Gavin Ireland (middle) led the discussion but everyone had something to say on the subject of free will and just what it means to be in a society with varying degrees of free will. Another cafe and another subject will be held sometime later this year.

Gavin Ireland (middle) led the discussion but everyone had something to say on the subject of free will and just what it means to be in a society with varying degrees of free will. Another cafe and another subject will be held sometime later this year.

Everbody’s neighbourhood philosopher

The Philosopher's Cafe is back in Vanderhoof and they really want to keep the conversation going throughout the year.

The Philosopher’s Cafe is back in Vanderhoof and they really want to keep the conversation going throughout the year.

The discussion was held on Wednesday, January 15 at the Neighbourhood Space near Subway restaurant. Gavin Ireland, intern at the District of Vanderhoof office, led the discussion using his background in philosophy.

The discussion was attended by over eight people who got together to discuss the nature of free will, whether it exists and to what extent it does.

Ireland started the talk by explaining the Socratic method where people just discuss things until they figure them out. He drew a picture of the reality of free will using the thoughts of great minds like David Hume, Erasmus and Martin Luther.

He led the informal talk with a conversational tone and backed up his own beliefs with logic and past viewpoints. Although the participants fell behind and flew ahead on the topics, Ireland kept up with a wide variety of viewpoints drawn from all the famous philosophers.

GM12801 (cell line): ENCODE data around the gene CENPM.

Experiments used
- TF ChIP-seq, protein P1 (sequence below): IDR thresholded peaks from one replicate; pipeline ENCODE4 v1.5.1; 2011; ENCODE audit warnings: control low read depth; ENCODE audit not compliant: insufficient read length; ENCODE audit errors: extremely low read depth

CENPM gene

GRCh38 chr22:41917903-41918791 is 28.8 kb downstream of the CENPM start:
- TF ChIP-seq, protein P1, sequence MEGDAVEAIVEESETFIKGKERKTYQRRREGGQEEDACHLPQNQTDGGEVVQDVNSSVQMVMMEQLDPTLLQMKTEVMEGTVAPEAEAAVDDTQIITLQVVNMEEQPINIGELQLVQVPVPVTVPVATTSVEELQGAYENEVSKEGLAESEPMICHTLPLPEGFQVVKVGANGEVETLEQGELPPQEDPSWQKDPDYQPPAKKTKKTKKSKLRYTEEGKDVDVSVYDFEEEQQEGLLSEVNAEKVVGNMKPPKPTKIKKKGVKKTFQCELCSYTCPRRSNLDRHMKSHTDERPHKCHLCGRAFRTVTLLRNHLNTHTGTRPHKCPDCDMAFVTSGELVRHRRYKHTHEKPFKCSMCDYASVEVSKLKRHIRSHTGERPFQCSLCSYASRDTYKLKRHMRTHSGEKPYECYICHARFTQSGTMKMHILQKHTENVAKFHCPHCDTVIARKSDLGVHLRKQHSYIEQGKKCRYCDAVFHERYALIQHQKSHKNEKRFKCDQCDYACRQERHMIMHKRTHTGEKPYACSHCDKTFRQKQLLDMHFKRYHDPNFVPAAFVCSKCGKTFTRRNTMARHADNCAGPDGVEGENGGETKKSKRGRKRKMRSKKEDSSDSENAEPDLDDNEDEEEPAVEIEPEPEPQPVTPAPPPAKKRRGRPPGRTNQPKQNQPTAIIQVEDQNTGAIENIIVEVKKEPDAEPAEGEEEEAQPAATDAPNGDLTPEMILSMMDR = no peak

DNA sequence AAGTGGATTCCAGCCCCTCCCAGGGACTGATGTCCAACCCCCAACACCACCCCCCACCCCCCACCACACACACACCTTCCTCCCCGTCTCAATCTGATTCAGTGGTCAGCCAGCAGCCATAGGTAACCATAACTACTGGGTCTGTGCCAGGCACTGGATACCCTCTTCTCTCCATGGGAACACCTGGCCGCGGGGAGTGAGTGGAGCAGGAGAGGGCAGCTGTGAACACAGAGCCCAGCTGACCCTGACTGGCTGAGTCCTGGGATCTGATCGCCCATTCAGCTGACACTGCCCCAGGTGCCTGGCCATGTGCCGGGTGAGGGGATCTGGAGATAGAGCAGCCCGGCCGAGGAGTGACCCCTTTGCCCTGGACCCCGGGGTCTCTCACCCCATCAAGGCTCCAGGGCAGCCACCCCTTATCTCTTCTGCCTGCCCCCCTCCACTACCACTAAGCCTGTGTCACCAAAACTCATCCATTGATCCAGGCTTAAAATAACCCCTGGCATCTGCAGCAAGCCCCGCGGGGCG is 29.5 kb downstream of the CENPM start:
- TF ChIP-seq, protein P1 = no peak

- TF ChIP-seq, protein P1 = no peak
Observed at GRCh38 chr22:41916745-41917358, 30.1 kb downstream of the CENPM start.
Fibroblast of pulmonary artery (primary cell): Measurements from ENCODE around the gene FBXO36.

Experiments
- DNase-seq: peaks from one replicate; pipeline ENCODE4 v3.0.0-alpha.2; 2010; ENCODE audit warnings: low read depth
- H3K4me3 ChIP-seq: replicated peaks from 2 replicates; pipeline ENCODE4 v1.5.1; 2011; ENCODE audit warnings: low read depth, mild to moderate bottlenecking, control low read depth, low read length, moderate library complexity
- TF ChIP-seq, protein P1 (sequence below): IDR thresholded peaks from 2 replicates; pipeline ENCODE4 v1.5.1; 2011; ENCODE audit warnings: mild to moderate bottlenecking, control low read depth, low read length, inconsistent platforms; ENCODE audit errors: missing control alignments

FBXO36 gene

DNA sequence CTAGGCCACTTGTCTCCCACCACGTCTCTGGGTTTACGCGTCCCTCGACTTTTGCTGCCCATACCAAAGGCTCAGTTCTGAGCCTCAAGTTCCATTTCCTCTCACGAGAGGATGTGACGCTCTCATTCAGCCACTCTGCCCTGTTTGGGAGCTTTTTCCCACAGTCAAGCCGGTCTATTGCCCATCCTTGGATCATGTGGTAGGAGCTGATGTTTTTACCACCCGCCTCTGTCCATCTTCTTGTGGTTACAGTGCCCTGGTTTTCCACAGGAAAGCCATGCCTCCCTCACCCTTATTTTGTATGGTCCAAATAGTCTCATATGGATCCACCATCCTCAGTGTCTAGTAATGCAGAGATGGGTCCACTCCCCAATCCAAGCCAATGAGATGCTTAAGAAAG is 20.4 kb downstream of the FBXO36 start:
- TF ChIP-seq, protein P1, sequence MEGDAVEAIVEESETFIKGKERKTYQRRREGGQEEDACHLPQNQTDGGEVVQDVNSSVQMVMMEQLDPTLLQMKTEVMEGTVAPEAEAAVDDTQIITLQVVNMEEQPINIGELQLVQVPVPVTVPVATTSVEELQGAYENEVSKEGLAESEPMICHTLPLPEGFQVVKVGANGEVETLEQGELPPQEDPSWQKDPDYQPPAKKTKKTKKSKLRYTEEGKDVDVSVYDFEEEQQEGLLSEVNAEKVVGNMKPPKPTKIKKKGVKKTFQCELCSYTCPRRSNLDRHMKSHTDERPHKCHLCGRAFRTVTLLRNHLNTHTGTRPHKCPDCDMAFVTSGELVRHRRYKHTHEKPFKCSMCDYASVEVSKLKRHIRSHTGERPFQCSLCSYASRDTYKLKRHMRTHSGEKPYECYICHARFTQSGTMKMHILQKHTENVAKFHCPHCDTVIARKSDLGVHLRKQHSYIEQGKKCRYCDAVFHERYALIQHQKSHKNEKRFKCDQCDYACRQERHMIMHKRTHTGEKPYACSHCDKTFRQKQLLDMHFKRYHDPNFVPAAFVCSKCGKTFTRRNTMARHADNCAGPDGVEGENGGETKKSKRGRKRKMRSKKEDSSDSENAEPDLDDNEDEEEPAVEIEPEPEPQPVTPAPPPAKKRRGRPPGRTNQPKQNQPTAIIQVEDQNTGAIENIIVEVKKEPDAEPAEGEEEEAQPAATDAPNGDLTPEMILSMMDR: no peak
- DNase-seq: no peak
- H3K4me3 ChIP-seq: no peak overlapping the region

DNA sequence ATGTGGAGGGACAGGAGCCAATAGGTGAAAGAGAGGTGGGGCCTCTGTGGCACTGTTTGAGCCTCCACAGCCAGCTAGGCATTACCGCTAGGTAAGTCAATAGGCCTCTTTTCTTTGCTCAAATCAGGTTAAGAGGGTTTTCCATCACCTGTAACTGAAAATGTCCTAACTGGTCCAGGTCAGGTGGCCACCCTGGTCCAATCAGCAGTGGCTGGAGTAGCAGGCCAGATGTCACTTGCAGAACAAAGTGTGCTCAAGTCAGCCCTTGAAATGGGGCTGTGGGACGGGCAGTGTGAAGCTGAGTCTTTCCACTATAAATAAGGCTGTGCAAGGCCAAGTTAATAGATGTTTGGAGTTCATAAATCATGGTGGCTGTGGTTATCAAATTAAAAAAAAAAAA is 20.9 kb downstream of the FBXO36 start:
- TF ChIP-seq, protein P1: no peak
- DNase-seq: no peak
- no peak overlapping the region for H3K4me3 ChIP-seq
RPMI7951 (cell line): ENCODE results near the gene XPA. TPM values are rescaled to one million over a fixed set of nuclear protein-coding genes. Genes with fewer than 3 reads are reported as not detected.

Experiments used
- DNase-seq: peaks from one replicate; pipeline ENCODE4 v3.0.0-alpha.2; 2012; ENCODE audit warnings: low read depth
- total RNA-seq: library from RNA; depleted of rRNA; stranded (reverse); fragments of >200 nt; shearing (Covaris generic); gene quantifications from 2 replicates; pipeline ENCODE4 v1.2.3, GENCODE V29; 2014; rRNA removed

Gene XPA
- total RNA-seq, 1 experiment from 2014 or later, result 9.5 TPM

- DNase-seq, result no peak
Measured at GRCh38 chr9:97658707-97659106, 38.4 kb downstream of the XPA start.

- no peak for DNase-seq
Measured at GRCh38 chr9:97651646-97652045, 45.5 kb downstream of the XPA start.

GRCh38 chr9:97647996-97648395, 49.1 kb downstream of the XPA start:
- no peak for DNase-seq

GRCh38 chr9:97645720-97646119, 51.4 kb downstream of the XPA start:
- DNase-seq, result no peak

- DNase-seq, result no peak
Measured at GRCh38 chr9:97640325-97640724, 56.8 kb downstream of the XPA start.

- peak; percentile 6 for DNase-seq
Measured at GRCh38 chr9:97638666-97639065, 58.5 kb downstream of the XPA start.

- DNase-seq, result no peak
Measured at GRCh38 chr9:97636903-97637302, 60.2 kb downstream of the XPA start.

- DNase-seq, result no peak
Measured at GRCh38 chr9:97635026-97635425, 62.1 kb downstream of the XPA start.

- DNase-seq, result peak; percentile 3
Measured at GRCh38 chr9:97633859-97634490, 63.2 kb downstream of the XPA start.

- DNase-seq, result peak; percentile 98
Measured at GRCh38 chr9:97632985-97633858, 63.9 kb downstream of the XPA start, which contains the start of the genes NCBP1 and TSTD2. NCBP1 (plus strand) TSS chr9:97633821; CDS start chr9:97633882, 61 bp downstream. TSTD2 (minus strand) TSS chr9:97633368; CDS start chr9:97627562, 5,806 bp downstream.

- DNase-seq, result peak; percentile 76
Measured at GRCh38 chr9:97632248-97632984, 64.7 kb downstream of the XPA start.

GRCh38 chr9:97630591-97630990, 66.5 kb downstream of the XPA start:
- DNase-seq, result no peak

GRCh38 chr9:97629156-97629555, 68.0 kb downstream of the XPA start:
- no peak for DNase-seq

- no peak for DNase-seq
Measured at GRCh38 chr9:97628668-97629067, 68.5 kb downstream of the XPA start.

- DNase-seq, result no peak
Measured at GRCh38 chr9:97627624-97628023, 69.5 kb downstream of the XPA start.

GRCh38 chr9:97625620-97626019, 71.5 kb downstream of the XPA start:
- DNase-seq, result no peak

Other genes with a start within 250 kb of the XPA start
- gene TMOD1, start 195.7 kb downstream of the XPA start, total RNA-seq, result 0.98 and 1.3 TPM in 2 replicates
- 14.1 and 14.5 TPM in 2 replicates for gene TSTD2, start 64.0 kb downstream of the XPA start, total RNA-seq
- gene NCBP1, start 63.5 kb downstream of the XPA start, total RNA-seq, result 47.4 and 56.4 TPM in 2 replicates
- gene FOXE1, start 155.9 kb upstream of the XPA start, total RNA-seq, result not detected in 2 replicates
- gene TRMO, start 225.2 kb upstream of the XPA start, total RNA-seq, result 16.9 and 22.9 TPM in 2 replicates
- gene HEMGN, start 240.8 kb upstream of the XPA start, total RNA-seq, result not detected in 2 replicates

There was also some nature versus nurture debate as well the ramifications of complete or extremely limited free will.

The first Philosopher’s cafe was in 2011 and 2012 when Charlene Smilinski was organizing it. The first session was based on the question: Given the rapid use of technology to communicate and interact, is society benefitting and what consequences does this have for individuals and organizations planning for the future?

That discussion was led by Manu Madhok, Raven and Andy Sundahl, all educators in the community.

Smilinski first got the idea to hold these sessions when she and others were looking at ways to gather the community and improve literacy in a public space. She had seen similar things done in Simon Fraser University and she even attended one in Vancouver once.

This year the program was put forward by the Community Adult Literacy Program as well as the Welcoming Communities program both of which are housed in the Neighbourhood Space area.

“Any form of conversation or knowledge promotes literacy,” said Smilinski. “To become more informed as a citizen and literacy is not just reading and writing anymore it’s about understanding and being able to function and affect change in today’s society. Another reason that we started it because when you do have a passion for conversation or listening to someone who speaks with that passion with knowledge or depth on a subject is incredible.”